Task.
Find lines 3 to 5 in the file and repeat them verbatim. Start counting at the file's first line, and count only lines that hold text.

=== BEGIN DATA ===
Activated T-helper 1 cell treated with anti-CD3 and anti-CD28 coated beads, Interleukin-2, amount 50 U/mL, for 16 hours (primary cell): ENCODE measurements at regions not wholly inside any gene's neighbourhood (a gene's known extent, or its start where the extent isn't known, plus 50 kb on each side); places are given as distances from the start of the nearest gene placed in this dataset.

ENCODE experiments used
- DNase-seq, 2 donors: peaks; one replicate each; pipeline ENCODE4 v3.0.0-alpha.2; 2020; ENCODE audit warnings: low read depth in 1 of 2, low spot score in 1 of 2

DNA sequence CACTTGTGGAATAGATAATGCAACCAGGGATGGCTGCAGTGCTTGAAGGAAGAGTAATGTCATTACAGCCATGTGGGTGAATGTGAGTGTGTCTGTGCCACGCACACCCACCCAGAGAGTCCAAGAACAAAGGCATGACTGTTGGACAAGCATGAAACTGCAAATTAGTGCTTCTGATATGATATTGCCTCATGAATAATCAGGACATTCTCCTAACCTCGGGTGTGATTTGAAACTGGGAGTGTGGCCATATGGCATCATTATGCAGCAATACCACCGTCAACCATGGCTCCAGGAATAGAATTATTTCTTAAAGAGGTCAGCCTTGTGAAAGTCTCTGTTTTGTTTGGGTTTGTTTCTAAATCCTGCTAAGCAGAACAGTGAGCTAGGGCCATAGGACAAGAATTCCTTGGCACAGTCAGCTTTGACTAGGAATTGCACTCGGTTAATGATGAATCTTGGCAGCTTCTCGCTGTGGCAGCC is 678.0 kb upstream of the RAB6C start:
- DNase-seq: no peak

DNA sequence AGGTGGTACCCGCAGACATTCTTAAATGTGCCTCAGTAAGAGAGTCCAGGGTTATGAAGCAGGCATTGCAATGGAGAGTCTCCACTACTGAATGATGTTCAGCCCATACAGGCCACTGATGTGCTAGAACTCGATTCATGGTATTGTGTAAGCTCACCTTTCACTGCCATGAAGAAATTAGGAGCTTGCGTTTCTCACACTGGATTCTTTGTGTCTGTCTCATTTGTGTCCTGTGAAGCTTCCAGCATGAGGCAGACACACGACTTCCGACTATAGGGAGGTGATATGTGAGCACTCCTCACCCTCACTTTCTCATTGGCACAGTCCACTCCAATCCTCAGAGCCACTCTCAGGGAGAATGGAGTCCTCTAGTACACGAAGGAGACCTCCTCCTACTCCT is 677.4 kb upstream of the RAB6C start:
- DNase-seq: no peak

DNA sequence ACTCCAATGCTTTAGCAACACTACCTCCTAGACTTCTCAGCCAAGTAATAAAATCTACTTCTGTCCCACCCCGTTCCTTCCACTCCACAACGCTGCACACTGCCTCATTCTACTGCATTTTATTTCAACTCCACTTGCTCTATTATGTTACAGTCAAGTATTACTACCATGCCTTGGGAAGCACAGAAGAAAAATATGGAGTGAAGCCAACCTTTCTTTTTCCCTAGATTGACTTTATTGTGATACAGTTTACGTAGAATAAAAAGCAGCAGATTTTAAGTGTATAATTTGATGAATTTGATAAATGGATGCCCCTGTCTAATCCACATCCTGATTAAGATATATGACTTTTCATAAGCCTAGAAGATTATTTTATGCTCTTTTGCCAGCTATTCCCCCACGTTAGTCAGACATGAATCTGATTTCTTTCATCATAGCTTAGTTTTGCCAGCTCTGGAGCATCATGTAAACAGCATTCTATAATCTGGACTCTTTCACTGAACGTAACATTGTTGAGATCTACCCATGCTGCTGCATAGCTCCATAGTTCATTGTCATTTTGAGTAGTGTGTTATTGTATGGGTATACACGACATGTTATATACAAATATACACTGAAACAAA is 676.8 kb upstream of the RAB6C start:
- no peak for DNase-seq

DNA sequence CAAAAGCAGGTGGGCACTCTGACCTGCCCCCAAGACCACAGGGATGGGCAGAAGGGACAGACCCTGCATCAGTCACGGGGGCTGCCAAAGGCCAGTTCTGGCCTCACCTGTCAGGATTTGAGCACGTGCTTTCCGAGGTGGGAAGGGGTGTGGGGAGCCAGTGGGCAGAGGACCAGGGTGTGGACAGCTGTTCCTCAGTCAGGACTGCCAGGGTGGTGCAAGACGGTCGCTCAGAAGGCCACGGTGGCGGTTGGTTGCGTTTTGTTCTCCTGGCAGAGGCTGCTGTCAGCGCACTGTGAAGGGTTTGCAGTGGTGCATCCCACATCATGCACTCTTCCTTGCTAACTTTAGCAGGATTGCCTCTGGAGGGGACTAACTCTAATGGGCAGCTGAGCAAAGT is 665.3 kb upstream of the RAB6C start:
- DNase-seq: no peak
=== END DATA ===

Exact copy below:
- DNase-seq, 2 donors: peaks; one replicate each; pipeline ENCODE4 v3.0.0-alpha.2; 2020; ENCODE audit warnings: low read depth in 1 of 2, low spot score in 1 of 2

DNA sequence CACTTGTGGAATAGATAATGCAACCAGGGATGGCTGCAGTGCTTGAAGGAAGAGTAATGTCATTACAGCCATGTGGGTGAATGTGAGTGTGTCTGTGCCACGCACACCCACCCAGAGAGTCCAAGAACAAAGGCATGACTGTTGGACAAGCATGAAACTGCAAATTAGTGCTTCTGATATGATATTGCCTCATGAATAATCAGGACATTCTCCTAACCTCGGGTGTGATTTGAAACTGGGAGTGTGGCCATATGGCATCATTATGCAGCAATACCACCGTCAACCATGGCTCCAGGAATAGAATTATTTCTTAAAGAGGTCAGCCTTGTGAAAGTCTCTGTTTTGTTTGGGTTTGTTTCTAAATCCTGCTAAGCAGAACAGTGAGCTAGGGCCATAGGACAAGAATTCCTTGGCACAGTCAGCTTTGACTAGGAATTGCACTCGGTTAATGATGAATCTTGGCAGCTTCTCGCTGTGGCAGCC is 678.0 kb upstream of the RAB6C start:
- DNase-seq: no peak